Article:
Rev. Freddie B. Dixon: East Austin Treasure
Join us on Friday, October 26, 2:00pm, at Wesley United Methodist Church, 1164 San Bernard Street, for a short presentation and reception honoring the Rev. Freddie B. Dixon, Sr., Ph.D. – as the Pecan Street Association and its board of directors presents Rev. Dixon with their 2018 Heritage Award.
It’s hard to think of the history of central east Austin, or, rather “East Austin,” without thinking of the beloved Rev. Dixon and his work to help its underserved residents and to enrich and preserve it.
The son of Bishop Ernest T. Dixon, the first African-American leader of the Southwest Texas Conference in the United Methodist Church, Freddie Dixon, born in 1944, pursued theology as a career, obtaining a Masters of Divinity from the Interdenominational Theological Center in Atlanta.
Besides becoming pastor of Wesley United Methodist Church in 1973 (the church’s roots predating the civil war), Rev. Dixon ministered to the community in a variety of ways, namely advocating on behalf of civil rights. Known as the “Father of the Austin Area Urban League,” he co-founded the local chapter in 1976 alongside LaVonne Mason, and housed their offices in the basement of the church. This was par for the course that Wesley United Methodist Church physically served community needs outside of Sunday services. Before Huston-Tillotsen bought and developed the university acreage, the church housed most of the classes of what was then-known as Samuel Huston College.
The Austin Area Urban League’s first major undertaking was taking on Austin ISD and the disproportionate suspensions for students of color. Their groundbreaking work led to progressive legislative changes addressing discipline in schools. They went on to prevent the outright closure of AISD’s African-American junior high, Kealing Middle School, and instead moved the board of trustees to construct a new building for “Kealing Magnet School.”
The Church followed suit to help area students by setting up scholarship funds to assist seniors in post-secondary education.
Rev. Dixon secured the church’s inclusion in the National Register of Historic Places (as a National Site), while The United Methodist Church recognized it as a Historic Structure.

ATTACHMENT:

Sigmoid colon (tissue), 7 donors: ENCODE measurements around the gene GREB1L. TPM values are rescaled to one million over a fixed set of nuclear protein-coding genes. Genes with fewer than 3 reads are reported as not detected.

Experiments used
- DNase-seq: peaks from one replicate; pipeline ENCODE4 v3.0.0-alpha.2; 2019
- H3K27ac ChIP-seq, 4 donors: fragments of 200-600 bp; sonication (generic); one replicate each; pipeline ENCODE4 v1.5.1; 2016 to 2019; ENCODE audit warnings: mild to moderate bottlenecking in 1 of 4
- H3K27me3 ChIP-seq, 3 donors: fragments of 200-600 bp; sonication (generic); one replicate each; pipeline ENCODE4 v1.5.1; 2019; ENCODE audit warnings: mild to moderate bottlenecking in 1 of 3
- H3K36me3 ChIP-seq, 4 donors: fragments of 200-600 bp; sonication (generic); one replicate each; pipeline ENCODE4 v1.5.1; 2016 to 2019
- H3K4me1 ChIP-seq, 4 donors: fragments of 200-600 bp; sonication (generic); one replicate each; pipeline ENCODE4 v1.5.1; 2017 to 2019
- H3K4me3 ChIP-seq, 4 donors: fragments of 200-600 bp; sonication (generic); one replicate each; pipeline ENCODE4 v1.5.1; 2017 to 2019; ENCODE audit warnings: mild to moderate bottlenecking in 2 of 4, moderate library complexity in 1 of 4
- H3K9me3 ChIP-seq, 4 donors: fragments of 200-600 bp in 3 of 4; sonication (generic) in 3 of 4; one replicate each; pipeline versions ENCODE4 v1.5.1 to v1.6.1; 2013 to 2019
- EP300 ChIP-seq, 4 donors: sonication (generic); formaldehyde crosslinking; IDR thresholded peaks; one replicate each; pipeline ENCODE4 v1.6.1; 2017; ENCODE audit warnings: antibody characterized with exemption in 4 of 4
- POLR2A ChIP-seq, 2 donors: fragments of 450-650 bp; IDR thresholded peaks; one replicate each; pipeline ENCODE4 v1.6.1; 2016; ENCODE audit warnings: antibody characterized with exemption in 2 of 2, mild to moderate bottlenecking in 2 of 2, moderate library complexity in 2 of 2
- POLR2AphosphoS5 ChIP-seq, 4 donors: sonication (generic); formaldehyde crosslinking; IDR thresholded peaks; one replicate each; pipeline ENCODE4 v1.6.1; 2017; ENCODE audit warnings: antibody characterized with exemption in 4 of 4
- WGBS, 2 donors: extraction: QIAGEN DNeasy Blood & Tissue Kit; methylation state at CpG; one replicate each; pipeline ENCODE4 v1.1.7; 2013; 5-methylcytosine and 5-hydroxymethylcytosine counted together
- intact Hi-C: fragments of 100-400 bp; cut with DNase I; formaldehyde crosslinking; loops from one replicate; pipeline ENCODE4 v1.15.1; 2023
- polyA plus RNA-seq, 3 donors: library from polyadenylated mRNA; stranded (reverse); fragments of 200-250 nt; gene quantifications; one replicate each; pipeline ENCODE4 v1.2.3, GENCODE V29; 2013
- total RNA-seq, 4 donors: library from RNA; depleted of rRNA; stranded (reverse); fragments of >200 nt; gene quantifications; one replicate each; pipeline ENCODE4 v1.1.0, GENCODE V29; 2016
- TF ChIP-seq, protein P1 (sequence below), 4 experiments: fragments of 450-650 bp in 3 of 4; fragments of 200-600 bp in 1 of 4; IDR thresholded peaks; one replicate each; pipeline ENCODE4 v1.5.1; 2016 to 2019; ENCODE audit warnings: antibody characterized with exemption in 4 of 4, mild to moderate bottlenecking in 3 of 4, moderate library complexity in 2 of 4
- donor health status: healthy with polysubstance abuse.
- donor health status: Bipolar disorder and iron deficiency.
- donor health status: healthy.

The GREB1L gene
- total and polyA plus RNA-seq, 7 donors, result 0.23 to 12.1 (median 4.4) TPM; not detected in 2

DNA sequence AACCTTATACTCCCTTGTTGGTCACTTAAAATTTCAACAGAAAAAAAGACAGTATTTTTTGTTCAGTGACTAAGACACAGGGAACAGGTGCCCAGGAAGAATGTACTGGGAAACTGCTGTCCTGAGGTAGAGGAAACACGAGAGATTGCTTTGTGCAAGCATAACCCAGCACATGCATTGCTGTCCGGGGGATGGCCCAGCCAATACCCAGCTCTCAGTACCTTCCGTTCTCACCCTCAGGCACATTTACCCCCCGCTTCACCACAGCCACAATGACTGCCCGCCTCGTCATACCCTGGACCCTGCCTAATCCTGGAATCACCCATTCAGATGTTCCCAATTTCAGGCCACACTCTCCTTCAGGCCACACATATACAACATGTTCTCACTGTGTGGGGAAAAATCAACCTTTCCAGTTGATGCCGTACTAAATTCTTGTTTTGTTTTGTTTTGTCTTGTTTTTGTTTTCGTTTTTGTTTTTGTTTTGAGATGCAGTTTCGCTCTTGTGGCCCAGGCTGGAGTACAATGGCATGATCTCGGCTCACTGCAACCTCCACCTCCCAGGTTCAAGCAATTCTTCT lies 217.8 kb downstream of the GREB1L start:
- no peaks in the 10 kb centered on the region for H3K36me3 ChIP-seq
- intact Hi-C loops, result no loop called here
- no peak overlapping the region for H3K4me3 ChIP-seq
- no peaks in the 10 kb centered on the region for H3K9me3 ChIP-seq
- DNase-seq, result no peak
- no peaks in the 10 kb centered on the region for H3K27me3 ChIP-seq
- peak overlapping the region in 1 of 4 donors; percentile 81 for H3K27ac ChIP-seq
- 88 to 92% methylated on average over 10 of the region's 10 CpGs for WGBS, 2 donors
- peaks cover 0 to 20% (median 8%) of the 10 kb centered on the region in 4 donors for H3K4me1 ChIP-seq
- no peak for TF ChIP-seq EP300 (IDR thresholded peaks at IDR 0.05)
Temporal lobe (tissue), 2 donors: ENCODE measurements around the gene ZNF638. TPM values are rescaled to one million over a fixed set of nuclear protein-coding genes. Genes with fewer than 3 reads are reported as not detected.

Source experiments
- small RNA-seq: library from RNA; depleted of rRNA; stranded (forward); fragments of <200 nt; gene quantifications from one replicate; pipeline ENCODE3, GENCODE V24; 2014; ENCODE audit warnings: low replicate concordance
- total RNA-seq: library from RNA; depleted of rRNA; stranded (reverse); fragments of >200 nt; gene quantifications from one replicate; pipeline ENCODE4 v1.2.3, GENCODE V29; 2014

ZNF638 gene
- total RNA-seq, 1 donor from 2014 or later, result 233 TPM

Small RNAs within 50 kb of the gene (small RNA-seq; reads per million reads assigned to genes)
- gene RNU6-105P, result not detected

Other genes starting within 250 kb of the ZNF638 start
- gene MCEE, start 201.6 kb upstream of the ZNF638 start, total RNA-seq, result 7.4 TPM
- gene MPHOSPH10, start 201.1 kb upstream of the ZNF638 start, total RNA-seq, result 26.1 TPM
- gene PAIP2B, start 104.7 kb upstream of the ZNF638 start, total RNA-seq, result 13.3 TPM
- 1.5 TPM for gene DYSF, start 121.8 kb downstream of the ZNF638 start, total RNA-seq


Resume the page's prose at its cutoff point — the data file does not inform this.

Meanwhile, the AAUL‘s services to the community expanded to include “minimal employment services, voter registration activities, GED preparation training, housing counseling and small home repairs to the current expanded employment placement services, workforce and technology training, programs in education, youth development, and emergency home repair….promoting parental involvement, community education that encourages greater participation in our government’s decision-making, and a climate of appreciation, cooperation and tolerance for all citizens.” If there was a need, the AAUL filled it.
Rev. Dixon’s work wasn’t limited to the activities coming from San Bernard Street. “As a relentless community activist,” he was a member of the Austin Black Assembly, which led the charge for the renaming of 19th Street to Martin Luther King, Jr. Blvd. – which culminated in an explosive city council meeting in 1975, where when Huston-Tillotson president emeritus J.J. Seabrook rose to speak but instead crumpled to the ground and our 2014 Heritage Award winner Emma Lou Linn, then a newly inducted councilmember, jumped into action and administered mouth to mouth resuscitation, although he unfortunately succumbed to a heart attack.
Rev. Dixon served on many boards (including Capital Area United Way and Child and Family Services, Inc.), and served on the Austin Planning Commission for six years…working to protect East Austin heritage.
Now retired as a pastor, Rev. Dixon serves as the Special Assistant to the Vice President of Diversity and Community Engagement at the University of Texas – Austin, where he has also donated much of his personal archives.
His latest venture as co-founder and chair of Six Square formalizes his ongoing work to educate on the African-American legacy of East Austin. “Six Square” denotes the six square miles referred to in Austin’s racist 1928 Master Plan (some Hispanics and African-Americans referred to it as the “Yes, Master Plan”), that was designed to increase segregation. They are soon placing historical wayfinding markers and will have a groundbreaking for a mural garden in the district.
As the Pecan Street Association continues to dig for the diverse history of East Sixth Street, we look forward to learning more from Six Square about the history of the area immediately east of us; the two quite integrated well into the start of the 20th century (with streetcars going back and forth), but torn apart by Jim Crow and the Interstate. We hope that the white influx into the district will also take note as gentrification serves to reunite the areas, for good or ill. We are at a juncture to either celebrate our diverse past or bury it. We applaud those working hard to celebrate it, and it is with this in mind that we chose the Rev. Freddie B. Dixon, Sr., for our 2018 Heritage Award.